Claudio Simonetti’s fine electronic score pulsates in hot Dolby with the action, and editor Walter Fasano keeps up a fast pace.

The Card Player


Production: A Medusa release of a Medusa Film, Opera Film production. (International sales: Adriana Chiesa Enterprises, Rome.) Produced by Dario Argento, Claudio Argento. Directed by Dario Argento. Screenplay, Argento, Franco Ferrini.

Crew: Camera (color), Benoit Debie; editor, Walter Fasano; music, Claudio Simonetti; production designers, Antonello Geleng, Marina Pinzuti Ansolini; costume designer, Patrizia Chericoni, Florence Emir; sound (Dolby Digital), Tomasso Quattrini, Maurizio Di Coste; special effects, Sergio Stivaletti. Reviewed at Embassy, Rome, Jan. 2, 2004. Running time: 102 MIN.

With: With: Stefania Rocca, Liam Cunningham, Silvio Muccino, Adalberto Maria Merli, Claudio Santamaria, Fiore Argento, Vera Gemma.

More Film

  • Zac Efron Amanda Seyfried

    Zac Efron, Amanda Seyfried Join Animated Scooby-Doo Film as Fred and Daphne

    Zac Efron has signed on to voice Fred Jones while Amanda Seyfried will voice Daphne Blake in Warner Bros.’ animated Scooby-Doo feature film “Scoob.” It was revealed earlier this month that Will Forte had been set to voice Norville “Shaggy” Rogers, while Gina Rodriguez would be voicing Velma Dinkley. The mystery-solving teens and their talking [...]

  • 'Staff Only' Review: Cultures And Values

    Film Review: 'Staff Only'

    Marta (Elena Andrada) is 17, from Barcelona and alternately bored and mortified to be on a Christmas vacation to Senegal with her estranged dad, Manel (Sergi López), and annoying little brother, Bruno (Ian Samsó). For her, the freedoms of imminent adulthood, such as the occasional poolside mojito, are tantalizing close but still technically forbidden, rather [...]

  • Rocketman

    Candid 'Rocketman' Dares to Show Elton John as 'Vulnerable,' 'Damaged,' 'Ugly'

    Elton John movie “Rocketman” dares to portray the singer’s personality early in his career to have been, at times, “ugly,” Taron Egerton – who plays the pop star – told an audience at London’s Abbey Road Studios Friday, following a screening of 15 minutes of footage from the film. It is a candid portrayal, showing [...]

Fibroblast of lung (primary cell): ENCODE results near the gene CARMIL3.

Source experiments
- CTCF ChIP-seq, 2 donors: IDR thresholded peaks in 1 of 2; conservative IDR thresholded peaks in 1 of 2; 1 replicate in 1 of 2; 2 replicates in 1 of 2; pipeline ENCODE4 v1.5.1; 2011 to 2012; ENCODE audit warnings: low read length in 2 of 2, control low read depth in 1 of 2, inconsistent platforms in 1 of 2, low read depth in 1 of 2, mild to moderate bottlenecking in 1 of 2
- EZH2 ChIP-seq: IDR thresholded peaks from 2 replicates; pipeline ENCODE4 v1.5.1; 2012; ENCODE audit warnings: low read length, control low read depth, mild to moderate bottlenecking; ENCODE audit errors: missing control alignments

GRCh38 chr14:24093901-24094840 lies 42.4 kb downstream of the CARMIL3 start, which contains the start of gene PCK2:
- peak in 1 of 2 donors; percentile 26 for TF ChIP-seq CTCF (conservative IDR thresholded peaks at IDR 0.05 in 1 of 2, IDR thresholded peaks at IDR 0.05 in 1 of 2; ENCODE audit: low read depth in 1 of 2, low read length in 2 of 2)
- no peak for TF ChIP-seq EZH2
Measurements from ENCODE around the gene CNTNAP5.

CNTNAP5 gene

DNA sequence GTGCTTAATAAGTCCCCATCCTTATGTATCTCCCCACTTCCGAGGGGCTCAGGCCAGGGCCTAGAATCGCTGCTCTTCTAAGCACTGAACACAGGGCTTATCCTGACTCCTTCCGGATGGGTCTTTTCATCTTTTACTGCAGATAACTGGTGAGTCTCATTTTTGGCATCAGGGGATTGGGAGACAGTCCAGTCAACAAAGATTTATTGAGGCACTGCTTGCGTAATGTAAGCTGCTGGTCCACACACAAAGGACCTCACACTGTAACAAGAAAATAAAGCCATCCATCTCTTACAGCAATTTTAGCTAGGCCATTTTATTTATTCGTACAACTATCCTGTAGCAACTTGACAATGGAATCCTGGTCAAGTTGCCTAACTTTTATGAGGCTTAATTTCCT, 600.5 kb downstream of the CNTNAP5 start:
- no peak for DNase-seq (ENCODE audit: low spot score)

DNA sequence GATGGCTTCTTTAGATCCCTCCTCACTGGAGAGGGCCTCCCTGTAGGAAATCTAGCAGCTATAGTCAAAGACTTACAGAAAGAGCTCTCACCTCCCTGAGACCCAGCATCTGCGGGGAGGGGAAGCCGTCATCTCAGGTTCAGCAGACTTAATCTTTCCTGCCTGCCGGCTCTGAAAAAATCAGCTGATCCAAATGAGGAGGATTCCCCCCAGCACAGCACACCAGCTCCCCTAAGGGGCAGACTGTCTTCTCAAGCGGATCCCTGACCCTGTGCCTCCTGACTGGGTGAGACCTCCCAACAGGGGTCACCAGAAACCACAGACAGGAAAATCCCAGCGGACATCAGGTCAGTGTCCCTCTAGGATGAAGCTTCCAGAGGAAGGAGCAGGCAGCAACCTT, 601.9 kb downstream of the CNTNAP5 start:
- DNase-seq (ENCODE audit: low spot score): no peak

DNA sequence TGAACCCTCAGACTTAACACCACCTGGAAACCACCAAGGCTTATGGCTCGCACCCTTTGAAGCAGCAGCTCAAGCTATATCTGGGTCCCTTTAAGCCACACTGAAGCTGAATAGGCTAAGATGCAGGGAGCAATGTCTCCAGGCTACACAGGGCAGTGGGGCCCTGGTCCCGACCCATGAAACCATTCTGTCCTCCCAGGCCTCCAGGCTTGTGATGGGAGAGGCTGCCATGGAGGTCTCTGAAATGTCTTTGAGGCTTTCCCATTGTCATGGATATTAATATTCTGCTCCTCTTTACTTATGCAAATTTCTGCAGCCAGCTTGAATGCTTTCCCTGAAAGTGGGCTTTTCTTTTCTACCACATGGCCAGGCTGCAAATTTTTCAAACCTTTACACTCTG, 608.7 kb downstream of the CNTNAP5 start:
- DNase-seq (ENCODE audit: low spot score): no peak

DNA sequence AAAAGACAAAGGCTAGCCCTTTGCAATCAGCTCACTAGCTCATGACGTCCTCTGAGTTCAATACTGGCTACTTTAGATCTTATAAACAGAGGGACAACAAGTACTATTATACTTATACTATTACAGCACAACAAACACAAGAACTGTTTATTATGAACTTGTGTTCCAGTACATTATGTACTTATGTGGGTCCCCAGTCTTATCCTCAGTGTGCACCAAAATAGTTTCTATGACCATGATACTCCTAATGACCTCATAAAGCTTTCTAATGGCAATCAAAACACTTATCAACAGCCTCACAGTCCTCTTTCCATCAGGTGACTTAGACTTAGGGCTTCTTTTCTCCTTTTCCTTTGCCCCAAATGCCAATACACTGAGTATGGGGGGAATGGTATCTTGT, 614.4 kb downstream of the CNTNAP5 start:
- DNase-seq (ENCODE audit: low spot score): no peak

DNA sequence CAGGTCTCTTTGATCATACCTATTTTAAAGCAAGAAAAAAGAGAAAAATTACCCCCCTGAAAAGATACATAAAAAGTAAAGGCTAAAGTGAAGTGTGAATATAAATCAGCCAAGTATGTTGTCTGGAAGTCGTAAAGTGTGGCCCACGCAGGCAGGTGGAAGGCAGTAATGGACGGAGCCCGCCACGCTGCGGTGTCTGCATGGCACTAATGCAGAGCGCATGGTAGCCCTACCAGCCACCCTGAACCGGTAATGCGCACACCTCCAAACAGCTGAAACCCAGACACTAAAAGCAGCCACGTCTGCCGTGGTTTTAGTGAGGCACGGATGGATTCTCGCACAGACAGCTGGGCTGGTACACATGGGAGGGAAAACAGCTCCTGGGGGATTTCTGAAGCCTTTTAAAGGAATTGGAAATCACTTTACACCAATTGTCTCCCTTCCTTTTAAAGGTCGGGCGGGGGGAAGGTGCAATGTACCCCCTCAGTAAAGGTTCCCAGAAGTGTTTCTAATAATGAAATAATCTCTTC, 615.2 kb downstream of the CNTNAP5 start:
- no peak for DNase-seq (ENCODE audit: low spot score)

• Ben Affleck

    Ben Affleck's Addiction Drama Set for Awards-Season Release

    Warner Bros. has given Ben Affleck’s untitled addiction drama an awards-season-friendly release date of Oct. 18. The film, which has been known previously as “The Has-Been” and “Torrance,” is directed by Gavin O’Connor and stars Affleck as a former basketball player struggling with addiction, which has led to him losing his wife. As part of [...]

  • Jordan Peele'Us' film premiere, Arrivals, New

    Jordan Peele Explains the Meaning Behind the 'Us' Michael Jackson Reference

    Jordan Peele’s horror movie “Us” is filled with pop culture references, from “Jaws” to “Goonies.” But the most divisive might be right in his opening sequence. Warning, minor spoilers ahead. The movie about a couple (played by Lupita Nyong’o and Winston Duke) and their children being hunted and brutalized by a mysterious family that looks just [...]

  • Swiss Film Award Winners Led By

    ‘Those Who Work,’ ‘Chris the Swiss’ Top 2019 Swiss Film Awards

    Two debut features in writer-director Antoine Russbach’s “Those Who Work” and Anja Kofmel’s animated documentary “Chris the Swiss,” were the big winners at Friday night’s Swiss Film Awards, notching three plaudits each. Sold by Be For Films, “Those Who Work,” stars Belgian actor Olivier Gourmet, who has appeared in every single film by Jean-Pierre and [...]

  • Lupita Nyong'o as Adelaide Wilson doppelgänger

    Box Office: Jordan Peele's 'Us' to Easily Surpass 'Get Out' in Killer Opening Weekend

    Jordan Peele’s horror-thriller “Us” will likely slay the box office competition this weekend. It’s projected to generate an impressive $64 million through the weekend at 3,741 sites in North America, early estimates showed Friday. “Us” is over-performing recent forecasts, which had ranged from $38 million to $50 million. It should wind up with about $27 [...]

More From Our Brands

Access exclusive content